In 1881, the Utah and Northern Railway, a branch line of the Union Pacific, completed a narrow-gauge line from northern Utah to Butte. [37] A number of smaller spur lines operated in Montana from 1881 into the 20th century, including the Oregon Short Line, Montana Railroad, and Milwaukee Road.

Tracks of the Great Northern Railroad (GNR) reached eastern Montana in 1887 and when they reached the northern Rocky Mountains in 1890, the GNR became a significant promoter of tourism to Glacier National Park region. The transcontinental GNR was completed on January 6, 1893, at Scenic, Washington <and is known as the Hi Line, being the northern most transcontinental rail line in the United States.

Statehood Edit

WASHINGTON, D.C. Nov. 7, 1889
To Hon. Joseph K. Toole, Governor of the State of Montana:
The president signed and issued the proclamation declaring Montana a state of the union at 10:40 o'clock this morning.

Secretary of State [38]

Under Territorial Governor Thomas Meagher, Montanans held a constitutional convention in 1866 in a failed bid for statehood. A second constitutional convention held in Helena in 1884 produced a constitution ratified 3:1 by Montana citizens in November 1884. For political reasons, Congress did not approve Montana statehood until February 1889 and President Grover Cleveland signed an omnibus bill granting statehood to Montana, North Dakota, South Dakota, and Washington once the appropriate state constitutions were crafted. In July 1889, Montanans convened their third constitutional convention and produced a constitution accepted by the people and the federal government. On November 8, 1889, President Benjamin Harrison proclaimed Montana the union's 41st state. The first state governor was Joseph K. Toole. [40] In the 1880s, Helena (the state capital) had more millionaires per capita than any other United States city. [41]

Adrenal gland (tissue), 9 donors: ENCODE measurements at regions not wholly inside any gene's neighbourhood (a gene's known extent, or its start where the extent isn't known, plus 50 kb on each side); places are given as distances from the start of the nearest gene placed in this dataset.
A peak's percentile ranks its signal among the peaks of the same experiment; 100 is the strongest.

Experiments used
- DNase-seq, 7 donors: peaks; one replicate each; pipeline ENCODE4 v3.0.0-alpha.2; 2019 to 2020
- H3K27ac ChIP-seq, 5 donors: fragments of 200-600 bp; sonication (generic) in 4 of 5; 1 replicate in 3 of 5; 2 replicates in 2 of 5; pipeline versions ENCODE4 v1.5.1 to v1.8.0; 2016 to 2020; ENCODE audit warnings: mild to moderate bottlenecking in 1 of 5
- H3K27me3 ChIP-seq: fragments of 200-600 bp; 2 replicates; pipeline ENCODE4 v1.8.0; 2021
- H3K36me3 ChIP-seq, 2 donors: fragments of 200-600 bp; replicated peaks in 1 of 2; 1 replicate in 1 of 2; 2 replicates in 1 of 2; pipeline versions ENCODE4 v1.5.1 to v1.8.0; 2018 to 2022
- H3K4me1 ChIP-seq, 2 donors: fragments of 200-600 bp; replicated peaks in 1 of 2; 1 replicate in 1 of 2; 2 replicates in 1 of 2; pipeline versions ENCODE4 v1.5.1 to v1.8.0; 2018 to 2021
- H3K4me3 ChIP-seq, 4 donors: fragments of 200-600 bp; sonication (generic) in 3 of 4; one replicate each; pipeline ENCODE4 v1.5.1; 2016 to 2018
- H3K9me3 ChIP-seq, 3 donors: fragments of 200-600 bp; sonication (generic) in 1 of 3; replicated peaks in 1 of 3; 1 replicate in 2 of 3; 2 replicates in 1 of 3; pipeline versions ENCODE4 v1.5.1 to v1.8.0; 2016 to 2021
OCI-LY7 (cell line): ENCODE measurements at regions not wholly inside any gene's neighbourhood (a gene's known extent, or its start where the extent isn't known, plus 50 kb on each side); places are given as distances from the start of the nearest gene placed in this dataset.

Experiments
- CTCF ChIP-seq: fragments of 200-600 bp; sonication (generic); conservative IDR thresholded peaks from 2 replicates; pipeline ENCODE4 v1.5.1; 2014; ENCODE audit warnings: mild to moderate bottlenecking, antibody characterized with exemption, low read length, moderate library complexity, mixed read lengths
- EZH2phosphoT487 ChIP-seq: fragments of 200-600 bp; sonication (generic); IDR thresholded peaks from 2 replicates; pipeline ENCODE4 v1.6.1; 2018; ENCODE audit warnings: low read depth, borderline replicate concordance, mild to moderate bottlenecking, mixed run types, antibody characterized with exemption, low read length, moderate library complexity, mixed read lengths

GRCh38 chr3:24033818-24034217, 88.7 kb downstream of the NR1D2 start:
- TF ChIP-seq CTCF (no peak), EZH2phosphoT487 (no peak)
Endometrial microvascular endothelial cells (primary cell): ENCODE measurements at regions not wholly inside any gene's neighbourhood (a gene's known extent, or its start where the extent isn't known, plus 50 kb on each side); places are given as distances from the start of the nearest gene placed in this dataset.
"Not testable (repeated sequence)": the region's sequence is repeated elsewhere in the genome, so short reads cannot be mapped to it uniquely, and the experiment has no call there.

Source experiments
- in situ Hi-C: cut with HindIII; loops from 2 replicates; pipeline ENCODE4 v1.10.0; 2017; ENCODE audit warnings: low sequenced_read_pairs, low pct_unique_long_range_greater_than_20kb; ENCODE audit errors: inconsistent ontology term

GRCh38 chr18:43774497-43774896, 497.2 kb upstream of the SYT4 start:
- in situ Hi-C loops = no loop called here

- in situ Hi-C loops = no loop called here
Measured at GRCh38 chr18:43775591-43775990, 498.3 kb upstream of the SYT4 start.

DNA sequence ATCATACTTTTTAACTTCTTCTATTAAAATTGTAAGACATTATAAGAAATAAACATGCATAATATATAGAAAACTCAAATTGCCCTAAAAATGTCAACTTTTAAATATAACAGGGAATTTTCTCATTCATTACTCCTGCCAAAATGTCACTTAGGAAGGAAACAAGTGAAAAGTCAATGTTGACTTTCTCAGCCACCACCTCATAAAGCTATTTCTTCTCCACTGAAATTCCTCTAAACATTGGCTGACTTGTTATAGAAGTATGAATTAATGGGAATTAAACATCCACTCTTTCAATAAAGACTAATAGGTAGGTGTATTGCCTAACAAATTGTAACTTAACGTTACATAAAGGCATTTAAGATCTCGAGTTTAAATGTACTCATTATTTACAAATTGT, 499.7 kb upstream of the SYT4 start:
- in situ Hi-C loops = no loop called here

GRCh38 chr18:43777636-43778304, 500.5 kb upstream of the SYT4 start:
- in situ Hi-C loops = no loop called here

Homesteading Edit

The Homestead Act of 1862 provided free land to settlers who could claim and "prove-up" 160 acres (0.65 km 2 ) of federal land in the Midwest and western United States. Montana did not see a large influx of immigrants from this act because 160 acres were usually insufficient to support a family in the arid territory. [42] The first homestead claim under the act in Montana was made by David Carpenter near Helena in 1868. The first claim by a woman was made near Warm Springs Creek by Gwenllian Evans, the daughter of Deer Lodge Montana pioneer, Morgan Evans. [43] By 1880, farms were in the more verdant valleys of central and western Montana, but few were on the eastern plains. [42]